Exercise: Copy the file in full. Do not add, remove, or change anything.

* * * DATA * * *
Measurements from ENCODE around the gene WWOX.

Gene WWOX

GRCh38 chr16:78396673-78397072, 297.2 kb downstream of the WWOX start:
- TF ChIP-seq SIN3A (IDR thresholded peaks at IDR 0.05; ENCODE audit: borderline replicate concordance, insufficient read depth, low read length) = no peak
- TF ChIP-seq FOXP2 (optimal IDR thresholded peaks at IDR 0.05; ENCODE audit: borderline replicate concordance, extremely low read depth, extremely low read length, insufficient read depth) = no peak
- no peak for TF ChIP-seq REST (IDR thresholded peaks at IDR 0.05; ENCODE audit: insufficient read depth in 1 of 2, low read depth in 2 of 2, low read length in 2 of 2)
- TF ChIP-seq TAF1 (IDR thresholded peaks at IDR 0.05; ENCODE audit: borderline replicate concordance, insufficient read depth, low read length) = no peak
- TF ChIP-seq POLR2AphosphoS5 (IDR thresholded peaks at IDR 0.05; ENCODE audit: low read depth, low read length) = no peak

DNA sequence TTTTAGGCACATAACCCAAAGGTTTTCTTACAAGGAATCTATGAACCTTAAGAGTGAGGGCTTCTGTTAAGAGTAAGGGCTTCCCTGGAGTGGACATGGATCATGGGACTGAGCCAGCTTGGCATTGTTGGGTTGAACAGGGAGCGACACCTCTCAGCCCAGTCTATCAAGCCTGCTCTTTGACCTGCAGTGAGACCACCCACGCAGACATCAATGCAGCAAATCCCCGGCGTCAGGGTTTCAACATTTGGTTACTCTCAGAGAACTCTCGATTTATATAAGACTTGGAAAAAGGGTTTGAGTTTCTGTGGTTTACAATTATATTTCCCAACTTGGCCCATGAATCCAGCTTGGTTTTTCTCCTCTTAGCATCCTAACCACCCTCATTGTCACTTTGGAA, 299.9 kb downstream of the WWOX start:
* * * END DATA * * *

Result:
Measurements from ENCODE around the gene WWOX.

Gene WWOX

GRCh38 chr16:78396673-78397072, 297.2 kb downstream of the WWOX start:
- TF ChIP-seq SIN3A (IDR thresholded peaks at IDR 0.05; ENCODE audit: borderline replicate concordance, insufficient read depth, low read length) = no peak
- TF ChIP-seq FOXP2 (optimal IDR thresholded peaks at IDR 0.05; ENCODE audit: borderline replicate concordance, extremely low read depth, extremely low read length, insufficient read depth) = no peak
- no peak for TF ChIP-seq REST (IDR thresholded peaks at IDR 0.05; ENCODE audit: insufficient read depth in 1 of 2, low read depth in 2 of 2, low read length in 2 of 2)
- TF ChIP-seq TAF1 (IDR thresholded peaks at IDR 0.05; ENCODE audit: borderline replicate concordance, insufficient read depth, low read length) = no peak
- TF ChIP-seq POLR2AphosphoS5 (IDR thresholded peaks at IDR 0.05; ENCODE audit: low read depth, low read length) = no peak

DNA sequence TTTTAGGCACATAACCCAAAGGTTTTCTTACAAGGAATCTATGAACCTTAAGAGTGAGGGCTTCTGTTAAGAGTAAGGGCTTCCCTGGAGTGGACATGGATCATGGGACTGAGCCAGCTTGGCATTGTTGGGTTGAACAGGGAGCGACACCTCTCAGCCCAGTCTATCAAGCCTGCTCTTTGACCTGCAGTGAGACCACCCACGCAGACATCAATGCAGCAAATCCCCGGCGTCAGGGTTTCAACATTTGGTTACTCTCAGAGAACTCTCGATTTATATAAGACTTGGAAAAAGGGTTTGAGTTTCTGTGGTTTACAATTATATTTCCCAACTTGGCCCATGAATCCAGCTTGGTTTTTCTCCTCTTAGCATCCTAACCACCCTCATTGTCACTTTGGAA, 299.9 kb downstream of the WWOX start: